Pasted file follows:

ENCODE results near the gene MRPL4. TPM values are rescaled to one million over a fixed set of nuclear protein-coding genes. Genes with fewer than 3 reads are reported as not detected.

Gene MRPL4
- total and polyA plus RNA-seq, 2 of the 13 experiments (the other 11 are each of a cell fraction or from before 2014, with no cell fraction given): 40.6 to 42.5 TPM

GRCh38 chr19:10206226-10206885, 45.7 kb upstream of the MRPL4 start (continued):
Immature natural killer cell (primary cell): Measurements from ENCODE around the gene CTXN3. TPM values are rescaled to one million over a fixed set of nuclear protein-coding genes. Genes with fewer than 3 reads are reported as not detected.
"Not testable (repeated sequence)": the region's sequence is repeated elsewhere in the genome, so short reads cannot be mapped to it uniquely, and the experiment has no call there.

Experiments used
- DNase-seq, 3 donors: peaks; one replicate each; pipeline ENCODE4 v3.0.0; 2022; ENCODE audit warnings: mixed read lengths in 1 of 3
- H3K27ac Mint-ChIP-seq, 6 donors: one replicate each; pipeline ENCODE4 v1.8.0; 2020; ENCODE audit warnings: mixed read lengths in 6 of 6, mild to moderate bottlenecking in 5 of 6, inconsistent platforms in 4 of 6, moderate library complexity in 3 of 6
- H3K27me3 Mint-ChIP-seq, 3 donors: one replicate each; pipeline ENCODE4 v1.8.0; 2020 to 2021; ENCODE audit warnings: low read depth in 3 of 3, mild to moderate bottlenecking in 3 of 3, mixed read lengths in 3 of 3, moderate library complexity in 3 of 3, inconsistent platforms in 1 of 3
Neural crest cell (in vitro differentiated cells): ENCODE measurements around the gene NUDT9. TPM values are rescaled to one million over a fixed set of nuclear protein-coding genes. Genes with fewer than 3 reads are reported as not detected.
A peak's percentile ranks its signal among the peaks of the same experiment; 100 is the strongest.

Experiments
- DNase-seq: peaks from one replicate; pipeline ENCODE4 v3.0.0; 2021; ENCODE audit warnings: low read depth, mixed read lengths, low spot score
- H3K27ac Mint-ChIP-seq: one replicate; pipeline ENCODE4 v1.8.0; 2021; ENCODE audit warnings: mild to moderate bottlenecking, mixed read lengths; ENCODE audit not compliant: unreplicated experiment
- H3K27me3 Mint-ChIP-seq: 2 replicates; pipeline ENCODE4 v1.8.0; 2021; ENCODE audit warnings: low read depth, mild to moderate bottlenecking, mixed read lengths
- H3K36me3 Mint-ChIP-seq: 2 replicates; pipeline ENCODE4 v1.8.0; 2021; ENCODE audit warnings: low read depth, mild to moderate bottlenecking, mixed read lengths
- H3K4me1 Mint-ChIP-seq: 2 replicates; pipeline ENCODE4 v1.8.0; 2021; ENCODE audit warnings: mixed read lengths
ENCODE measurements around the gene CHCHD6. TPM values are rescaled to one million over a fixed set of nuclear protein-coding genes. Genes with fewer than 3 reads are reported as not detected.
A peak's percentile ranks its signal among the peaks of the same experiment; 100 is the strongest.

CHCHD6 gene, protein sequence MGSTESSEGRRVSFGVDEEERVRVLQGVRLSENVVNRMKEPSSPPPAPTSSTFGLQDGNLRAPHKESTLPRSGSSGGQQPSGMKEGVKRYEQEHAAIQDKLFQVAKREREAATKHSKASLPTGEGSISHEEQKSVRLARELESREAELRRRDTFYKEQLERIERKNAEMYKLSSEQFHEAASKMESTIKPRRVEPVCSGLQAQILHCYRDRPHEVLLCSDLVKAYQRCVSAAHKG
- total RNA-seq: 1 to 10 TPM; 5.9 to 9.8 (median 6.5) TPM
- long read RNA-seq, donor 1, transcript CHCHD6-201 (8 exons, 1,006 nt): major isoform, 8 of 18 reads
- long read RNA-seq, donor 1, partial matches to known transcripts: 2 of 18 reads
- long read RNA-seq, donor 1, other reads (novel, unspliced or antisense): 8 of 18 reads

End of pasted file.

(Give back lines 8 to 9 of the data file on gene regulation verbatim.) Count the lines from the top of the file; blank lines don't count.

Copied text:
- DNase-seq, 3 donors: peaks; one replicate each; pipeline ENCODE4 v3.0.0; 2022; ENCODE audit warnings: mixed read lengths in 1 of 3
- H3K27ac Mint-ChIP-seq, 6 donors: one replicate each; pipeline ENCODE4 v1.8.0; 2020; ENCODE audit warnings: mixed read lengths in 6 of 6, mild to moderate bottlenecking in 5 of 6, inconsistent platforms in 4 of 6, moderate library complexity in 3 of 6